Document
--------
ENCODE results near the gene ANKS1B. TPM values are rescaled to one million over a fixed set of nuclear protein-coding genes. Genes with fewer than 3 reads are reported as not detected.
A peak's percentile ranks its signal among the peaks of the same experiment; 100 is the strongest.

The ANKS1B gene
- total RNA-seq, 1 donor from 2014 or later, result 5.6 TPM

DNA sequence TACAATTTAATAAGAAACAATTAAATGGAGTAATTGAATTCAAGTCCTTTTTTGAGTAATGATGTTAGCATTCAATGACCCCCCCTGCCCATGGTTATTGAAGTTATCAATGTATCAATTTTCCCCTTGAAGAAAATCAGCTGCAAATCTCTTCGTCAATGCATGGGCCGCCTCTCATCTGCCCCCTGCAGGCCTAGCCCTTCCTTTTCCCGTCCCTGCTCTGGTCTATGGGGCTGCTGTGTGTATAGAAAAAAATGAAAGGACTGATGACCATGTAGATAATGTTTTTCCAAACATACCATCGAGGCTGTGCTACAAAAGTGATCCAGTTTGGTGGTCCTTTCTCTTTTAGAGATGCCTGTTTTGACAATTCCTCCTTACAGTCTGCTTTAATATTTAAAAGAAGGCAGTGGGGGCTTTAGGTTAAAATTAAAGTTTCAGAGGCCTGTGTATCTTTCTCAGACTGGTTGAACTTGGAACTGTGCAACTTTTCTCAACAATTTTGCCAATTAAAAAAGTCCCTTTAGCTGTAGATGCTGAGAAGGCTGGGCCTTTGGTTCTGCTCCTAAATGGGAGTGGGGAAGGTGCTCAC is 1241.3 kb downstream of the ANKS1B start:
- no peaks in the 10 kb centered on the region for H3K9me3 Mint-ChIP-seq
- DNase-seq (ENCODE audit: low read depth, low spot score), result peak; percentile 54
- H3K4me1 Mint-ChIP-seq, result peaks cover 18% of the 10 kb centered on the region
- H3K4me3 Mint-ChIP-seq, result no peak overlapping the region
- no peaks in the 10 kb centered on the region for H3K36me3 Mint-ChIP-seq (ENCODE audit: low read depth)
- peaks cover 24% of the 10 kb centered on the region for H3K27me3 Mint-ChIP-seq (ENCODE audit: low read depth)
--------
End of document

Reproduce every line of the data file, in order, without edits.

ENCODE results near the gene ANKS1B. TPM values are rescaled to one million over a fixed set of nuclear protein-coding genes. Genes with fewer than 3 reads are reported as not detected.
A peak's percentile ranks its signal among the peaks of the same experiment; 100 is the strongest.

The ANKS1B gene
- total RNA-seq, 1 donor from 2014 or later, result 5.6 TPM

DNA sequence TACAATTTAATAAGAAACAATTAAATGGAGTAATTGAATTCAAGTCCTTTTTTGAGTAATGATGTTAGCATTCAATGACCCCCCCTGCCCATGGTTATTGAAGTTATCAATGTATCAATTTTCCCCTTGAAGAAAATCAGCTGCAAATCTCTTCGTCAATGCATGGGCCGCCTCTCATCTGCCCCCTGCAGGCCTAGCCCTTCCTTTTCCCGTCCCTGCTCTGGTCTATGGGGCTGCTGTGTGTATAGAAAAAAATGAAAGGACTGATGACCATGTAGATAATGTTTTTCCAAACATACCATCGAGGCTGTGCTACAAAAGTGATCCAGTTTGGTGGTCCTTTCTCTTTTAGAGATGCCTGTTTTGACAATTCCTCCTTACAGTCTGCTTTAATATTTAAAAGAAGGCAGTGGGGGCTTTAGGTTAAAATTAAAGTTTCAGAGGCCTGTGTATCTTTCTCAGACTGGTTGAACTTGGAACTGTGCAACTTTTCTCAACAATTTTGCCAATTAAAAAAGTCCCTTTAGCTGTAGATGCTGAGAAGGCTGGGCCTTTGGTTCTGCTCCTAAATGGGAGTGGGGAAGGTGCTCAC is 1241.3 kb downstream of the ANKS1B start:
- no peaks in the 10 kb centered on the region for H3K9me3 Mint-ChIP-seq
- DNase-seq (ENCODE audit: low read depth, low spot score), result peak; percentile 54
- H3K4me1 Mint-ChIP-seq, result peaks cover 18% of the 10 kb centered on the region
- H3K4me3 Mint-ChIP-seq, result no peak overlapping the region
- no peaks in the 10 kb centered on the region for H3K36me3 Mint-ChIP-seq (ENCODE audit: low read depth)
- peaks cover 24% of the 10 kb centered on the region for H3K27me3 Mint-ChIP-seq (ENCODE audit: low read depth)